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The ACA has been live for a year. So why are millions still uninsured?

November 14, 2014

    Clare Rizer, The Daily Briefing

    Last year, more than seven million people purchased health insurance plans on the Affordable Care Act's (ACA) exchanges. At the same time, about six million Americans enrolled in states' Medicaid programs.

    But despite this—and a mandate requiring people to obtain insurance or pay a penalty to the federal government—millions of Americans remain uninsured.

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    To be more precise, Gallup data show that about 13.4% of Americans did not have insurance in the third quarter of 2014 (down from 17.1% in Q4 2013). That's about 42 million Americans still living without insurance.


    1. They're exempt from the mandate.

    The Obama administration originally provided a limited number of exemptions to the individual mandate under the law, including those for Native American tribes, undocumented immigrants, and certain religious groups.

    The administration in December 2013 expanded the number of exemptions to include 14 ways that U.S. residents can file for an exemption based on hardships, such as domestic violence, a recent death of a family member, or experiencing "another hardship obtaining health insurance," which could include trouble enrolling through the exchange websites.

    According to a report by the Congressional Budget Office, about 30 million U.S. residents will be uninsured between fiscal years 2015 and 2024. However, about 23 million of those individuals likely would qualify for one of the main exemptions created by the law. Of the remaining seven million people, about three million are expected to qualify for the mandate's additional hardship exemptions.

    So you have a whole subset of the population that may not have obtained coverage for a simple reason: The law doesn't require them to.

    2.  They're stuck in the 'coverage gap.'

    Some of those people exempt from the mandate—nearly five million, in fact—fall into the ACA coverage gap, an administrative "twilight zone" in which they do not qualify for Medicaid or for insurance subsidies.

    As it was originally written, the ACA would expand coverage to millions of Americans this year through its individual mandate provision and by making affordable coverage options available. Specifically, the federal government would offer insurance subsidies to residents making between 100% and 400% of the federal poverty level (FPL) and pay to expand Medicaid eligibility to all residents making less than 138% FPL.

    However, the Supreme Court in 2012 made Medicaid expansion optional, and 23 states have since rejected the federal funds, which cover the entire cost of the expansion for three years and then at least 90% thereafter. As a result, there are no new affordable coverage options for residents making below 100% FPL in states that opt not to expand Medicaid.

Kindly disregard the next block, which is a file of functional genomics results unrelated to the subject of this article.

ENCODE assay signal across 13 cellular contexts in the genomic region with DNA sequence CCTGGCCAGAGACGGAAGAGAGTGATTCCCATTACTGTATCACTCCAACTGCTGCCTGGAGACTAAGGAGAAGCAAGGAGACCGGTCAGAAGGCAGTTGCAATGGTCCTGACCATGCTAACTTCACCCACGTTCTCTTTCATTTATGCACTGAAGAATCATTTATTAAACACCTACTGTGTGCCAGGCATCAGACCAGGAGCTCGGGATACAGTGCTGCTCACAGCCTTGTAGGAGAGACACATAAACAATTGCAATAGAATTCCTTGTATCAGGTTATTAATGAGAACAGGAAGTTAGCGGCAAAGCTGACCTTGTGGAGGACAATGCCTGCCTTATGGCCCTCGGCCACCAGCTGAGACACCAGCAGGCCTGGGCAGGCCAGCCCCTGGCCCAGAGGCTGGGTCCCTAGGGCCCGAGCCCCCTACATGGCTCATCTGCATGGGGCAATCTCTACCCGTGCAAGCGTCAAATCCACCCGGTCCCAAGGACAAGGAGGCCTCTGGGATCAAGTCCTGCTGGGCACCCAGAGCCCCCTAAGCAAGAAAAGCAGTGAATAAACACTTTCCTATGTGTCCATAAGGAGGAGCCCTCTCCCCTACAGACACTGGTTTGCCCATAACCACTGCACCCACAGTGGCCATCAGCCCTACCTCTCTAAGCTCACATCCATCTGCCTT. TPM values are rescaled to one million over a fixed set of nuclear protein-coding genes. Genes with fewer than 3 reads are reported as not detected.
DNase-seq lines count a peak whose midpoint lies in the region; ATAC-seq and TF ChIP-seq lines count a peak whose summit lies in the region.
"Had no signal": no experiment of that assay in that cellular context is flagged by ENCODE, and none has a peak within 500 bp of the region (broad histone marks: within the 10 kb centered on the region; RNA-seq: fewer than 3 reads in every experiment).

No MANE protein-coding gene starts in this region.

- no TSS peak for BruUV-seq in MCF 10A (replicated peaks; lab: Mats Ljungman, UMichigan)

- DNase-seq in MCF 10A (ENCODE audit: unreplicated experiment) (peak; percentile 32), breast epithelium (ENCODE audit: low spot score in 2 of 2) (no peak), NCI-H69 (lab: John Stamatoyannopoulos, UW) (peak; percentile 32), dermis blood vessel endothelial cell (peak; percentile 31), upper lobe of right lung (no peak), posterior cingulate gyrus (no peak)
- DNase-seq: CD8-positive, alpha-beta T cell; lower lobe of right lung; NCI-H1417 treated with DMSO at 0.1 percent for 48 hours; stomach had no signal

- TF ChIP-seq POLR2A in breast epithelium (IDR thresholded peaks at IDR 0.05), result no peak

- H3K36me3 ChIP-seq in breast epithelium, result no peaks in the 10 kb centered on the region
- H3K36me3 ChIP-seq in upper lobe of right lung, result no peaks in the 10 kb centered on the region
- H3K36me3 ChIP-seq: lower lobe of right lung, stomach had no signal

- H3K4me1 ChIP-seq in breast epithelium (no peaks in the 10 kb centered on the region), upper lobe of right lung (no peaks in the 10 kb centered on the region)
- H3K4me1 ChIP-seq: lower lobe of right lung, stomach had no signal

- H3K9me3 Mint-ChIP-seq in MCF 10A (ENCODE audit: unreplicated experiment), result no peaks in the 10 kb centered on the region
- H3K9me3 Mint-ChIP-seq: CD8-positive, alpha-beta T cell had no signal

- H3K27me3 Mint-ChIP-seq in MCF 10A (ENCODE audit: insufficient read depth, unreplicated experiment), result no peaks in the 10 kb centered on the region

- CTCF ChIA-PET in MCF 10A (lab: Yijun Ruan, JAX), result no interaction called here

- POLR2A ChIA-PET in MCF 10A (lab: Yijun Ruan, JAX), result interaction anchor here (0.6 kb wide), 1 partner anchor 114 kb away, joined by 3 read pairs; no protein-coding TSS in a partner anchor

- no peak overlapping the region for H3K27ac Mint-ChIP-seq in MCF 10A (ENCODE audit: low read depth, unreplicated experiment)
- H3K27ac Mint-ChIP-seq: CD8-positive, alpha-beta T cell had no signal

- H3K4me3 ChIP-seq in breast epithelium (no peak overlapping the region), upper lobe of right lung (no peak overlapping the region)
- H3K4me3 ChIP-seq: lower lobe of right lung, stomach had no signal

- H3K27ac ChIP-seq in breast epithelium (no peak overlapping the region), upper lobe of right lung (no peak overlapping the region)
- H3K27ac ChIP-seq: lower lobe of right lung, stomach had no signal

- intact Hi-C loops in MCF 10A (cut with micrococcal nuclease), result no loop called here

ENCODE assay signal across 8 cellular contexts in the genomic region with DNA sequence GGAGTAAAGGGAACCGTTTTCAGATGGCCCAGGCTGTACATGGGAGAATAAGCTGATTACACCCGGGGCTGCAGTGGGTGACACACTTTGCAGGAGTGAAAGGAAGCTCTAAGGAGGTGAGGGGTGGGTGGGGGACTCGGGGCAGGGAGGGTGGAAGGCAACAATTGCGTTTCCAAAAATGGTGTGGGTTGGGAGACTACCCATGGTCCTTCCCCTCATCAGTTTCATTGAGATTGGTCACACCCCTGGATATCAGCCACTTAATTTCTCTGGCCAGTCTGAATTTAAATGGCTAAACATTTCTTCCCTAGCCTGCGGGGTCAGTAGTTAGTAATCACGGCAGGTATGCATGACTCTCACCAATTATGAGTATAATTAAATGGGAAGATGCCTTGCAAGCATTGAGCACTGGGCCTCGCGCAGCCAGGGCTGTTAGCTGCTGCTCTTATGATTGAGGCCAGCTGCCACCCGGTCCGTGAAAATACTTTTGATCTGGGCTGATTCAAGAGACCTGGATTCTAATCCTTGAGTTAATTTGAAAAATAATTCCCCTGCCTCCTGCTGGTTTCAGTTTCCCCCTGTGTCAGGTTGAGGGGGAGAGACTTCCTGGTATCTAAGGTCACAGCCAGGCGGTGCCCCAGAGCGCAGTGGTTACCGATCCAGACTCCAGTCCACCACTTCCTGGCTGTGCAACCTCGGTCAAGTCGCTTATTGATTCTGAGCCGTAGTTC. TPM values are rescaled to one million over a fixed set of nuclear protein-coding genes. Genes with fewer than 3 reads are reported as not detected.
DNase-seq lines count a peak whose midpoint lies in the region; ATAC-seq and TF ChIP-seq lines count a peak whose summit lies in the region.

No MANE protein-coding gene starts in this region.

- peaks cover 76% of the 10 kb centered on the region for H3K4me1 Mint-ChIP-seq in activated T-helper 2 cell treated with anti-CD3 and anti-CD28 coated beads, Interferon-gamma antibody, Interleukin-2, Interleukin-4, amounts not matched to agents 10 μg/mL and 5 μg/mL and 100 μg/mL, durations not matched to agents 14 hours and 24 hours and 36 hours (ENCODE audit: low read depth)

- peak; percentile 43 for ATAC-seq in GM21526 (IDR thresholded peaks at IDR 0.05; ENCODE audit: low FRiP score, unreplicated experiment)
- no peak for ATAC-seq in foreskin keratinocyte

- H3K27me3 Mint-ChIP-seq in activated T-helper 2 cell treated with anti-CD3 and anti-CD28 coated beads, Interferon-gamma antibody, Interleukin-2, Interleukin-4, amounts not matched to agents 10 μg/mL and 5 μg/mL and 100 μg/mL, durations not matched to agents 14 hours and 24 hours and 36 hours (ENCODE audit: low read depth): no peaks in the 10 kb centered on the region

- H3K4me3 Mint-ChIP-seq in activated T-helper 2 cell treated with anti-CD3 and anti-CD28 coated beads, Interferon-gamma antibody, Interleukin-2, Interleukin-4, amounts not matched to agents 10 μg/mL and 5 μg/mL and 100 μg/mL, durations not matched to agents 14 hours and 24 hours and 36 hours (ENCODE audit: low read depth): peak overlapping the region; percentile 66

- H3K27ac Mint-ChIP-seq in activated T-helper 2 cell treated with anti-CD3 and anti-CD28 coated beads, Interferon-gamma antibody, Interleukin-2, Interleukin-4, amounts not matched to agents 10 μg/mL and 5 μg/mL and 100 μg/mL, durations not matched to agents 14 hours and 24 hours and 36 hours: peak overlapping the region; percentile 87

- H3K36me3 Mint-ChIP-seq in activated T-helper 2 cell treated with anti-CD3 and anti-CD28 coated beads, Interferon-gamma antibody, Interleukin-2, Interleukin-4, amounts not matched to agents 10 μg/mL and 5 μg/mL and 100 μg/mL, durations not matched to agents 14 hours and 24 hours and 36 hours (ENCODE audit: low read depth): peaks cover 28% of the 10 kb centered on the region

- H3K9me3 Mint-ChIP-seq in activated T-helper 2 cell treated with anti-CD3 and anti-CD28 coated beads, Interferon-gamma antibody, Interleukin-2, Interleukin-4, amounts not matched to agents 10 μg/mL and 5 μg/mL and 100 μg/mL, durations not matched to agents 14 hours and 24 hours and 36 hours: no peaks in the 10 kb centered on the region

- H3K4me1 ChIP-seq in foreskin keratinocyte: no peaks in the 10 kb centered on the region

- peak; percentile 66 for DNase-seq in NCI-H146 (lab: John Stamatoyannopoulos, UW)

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    According to a 2013 report by the KFF, nearly 50% of the uninsured individuals who are expected to fall in the coverage gap live in Florida, Georgia, and Texas.

    3. They don't realize they're required to get covered.

    According to a recent Gallup survey conducted between Oct. 22 and Nov. 12, 70% of Americans say they are aware of the ACA's individual mandate to have health coverage or pay a fine. That means still 30% of Americans are unaware of the requirement, suggesting that challenges remain to educating the public about health coverage and their responsibilities under federal health reform.

    In addition, a Kaiser Family Foundation (KFF) tracking poll last month found that nine in 10 uninsured Americans were unaware that the ACA's second enrollment period begins tomorrow.  

    4. They're choosing to pay the penalty instead of buying coverage.

    Some individuals are purposefully choosing to forgo insurance coverage, opting instead to pay the individual mandate's penalty of $95 for an adult or 1% of an individual's taxable income, whichever is higher. The penalties will increase to $325 or 2% in 2015 and $695 or 2.5% in 2016.

    A new report by the Transamerica Center for Health Studies found that 27% Americans believe paying the penalty will be cheaper than purchasing a health plan. Similarly, 11% said they did not purchase health coverage during the last round of open enrollment because it was too expensive, and 42% said they could afford health insurance premiums totaling just $100 per month.

    4M Americans will pay Obamacare penalties in 2016, CBO says

    Have ACA questions? We've got answers

    Last week, our health policy experts hosted the latest in their series of popular "Pulse Check on Obamacare" webconferences.

    View the webconference or join us live on Nov. 19 to get a breakdown of the Halbig ruling, see the latest on ACA enrollment, and understand the other challenges—and opportunities—that still lie ahead for the health law.


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